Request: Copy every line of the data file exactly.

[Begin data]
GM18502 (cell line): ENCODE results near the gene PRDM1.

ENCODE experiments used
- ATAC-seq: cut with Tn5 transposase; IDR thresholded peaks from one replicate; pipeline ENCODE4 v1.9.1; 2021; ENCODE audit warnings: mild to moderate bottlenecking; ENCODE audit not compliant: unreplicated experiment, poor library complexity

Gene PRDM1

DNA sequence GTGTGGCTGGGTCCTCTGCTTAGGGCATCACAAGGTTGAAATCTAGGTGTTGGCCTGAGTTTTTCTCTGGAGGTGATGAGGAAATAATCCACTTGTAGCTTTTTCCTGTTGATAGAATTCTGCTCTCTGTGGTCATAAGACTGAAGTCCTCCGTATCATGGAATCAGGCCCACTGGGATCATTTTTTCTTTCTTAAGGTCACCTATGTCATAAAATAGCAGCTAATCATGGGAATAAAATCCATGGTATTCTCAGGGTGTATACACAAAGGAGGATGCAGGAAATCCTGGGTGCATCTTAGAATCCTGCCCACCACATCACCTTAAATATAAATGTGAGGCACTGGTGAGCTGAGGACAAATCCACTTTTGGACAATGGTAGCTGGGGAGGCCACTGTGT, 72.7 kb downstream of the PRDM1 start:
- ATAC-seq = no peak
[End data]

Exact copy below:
GM18502 (cell line): ENCODE results near the gene PRDM1.

ENCODE experiments used
- ATAC-seq: cut with Tn5 transposase; IDR thresholded peaks from one replicate; pipeline ENCODE4 v1.9.1; 2021; ENCODE audit warnings: mild to moderate bottlenecking; ENCODE audit not compliant: unreplicated experiment, poor library complexity

Gene PRDM1

DNA sequence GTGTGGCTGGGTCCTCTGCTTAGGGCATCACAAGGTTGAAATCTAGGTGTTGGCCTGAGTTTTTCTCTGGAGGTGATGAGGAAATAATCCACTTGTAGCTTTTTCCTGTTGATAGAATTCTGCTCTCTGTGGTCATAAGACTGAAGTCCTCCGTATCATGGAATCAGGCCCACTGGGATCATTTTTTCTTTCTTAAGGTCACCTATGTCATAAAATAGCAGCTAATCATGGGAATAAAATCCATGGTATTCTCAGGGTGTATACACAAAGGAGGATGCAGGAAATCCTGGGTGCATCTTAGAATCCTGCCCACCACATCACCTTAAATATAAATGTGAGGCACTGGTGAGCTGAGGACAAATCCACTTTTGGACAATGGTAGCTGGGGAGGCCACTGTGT, 72.7 kb downstream of the PRDM1 start:
- ATAC-seq = no peak